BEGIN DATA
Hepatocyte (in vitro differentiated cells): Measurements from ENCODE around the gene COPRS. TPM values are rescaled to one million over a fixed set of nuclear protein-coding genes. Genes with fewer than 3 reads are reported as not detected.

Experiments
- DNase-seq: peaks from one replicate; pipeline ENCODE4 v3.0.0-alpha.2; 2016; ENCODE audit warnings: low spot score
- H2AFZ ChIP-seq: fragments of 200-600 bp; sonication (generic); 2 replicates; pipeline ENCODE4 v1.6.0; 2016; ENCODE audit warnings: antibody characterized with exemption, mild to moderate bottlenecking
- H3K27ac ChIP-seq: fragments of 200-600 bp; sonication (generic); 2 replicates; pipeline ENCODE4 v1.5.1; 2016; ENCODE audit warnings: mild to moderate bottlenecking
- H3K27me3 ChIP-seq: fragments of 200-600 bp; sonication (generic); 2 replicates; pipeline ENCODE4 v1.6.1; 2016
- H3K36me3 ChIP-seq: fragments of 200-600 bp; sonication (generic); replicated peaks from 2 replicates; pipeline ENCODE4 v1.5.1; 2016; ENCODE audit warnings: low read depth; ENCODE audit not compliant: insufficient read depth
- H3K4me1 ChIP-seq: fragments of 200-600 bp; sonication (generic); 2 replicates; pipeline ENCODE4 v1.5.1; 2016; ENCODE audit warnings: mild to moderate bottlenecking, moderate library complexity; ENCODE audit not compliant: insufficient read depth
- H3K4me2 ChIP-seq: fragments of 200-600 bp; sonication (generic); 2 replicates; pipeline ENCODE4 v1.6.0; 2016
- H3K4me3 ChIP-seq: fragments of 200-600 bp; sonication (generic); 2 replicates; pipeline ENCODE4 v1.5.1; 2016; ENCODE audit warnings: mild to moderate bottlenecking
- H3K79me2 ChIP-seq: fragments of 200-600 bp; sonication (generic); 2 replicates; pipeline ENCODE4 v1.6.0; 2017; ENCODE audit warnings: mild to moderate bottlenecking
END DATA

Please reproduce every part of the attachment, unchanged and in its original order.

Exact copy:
Hepatocyte (in vitro differentiated cells): Measurements from ENCODE around the gene COPRS. TPM values are rescaled to one million over a fixed set of nuclear protein-coding genes. Genes with fewer than 3 reads are reported as not detected.

Experiments
- DNase-seq: peaks from one replicate; pipeline ENCODE4 v3.0.0-alpha.2; 2016; ENCODE audit warnings: low spot score
- H2AFZ ChIP-seq: fragments of 200-600 bp; sonication (generic); 2 replicates; pipeline ENCODE4 v1.6.0; 2016; ENCODE audit warnings: antibody characterized with exemption, mild to moderate bottlenecking
- H3K27ac ChIP-seq: fragments of 200-600 bp; sonication (generic); 2 replicates; pipeline ENCODE4 v1.5.1; 2016; ENCODE audit warnings: mild to moderate bottlenecking
- H3K27me3 ChIP-seq: fragments of 200-600 bp; sonication (generic); 2 replicates; pipeline ENCODE4 v1.6.1; 2016
- H3K36me3 ChIP-seq: fragments of 200-600 bp; sonication (generic); replicated peaks from 2 replicates; pipeline ENCODE4 v1.5.1; 2016; ENCODE audit warnings: low read depth; ENCODE audit not compliant: insufficient read depth
- H3K4me1 ChIP-seq: fragments of 200-600 bp; sonication (generic); 2 replicates; pipeline ENCODE4 v1.5.1; 2016; ENCODE audit warnings: mild to moderate bottlenecking, moderate library complexity; ENCODE audit not compliant: insufficient read depth
- H3K4me2 ChIP-seq: fragments of 200-600 bp; sonication (generic); 2 replicates; pipeline ENCODE4 v1.6.0; 2016
- H3K4me3 ChIP-seq: fragments of 200-600 bp; sonication (generic); 2 replicates; pipeline ENCODE4 v1.5.1; 2016; ENCODE audit warnings: mild to moderate bottlenecking
- H3K79me2 ChIP-seq: fragments of 200-600 bp; sonication (generic); 2 replicates; pipeline ENCODE4 v1.6.0; 2017; ENCODE audit warnings: mild to moderate bottlenecking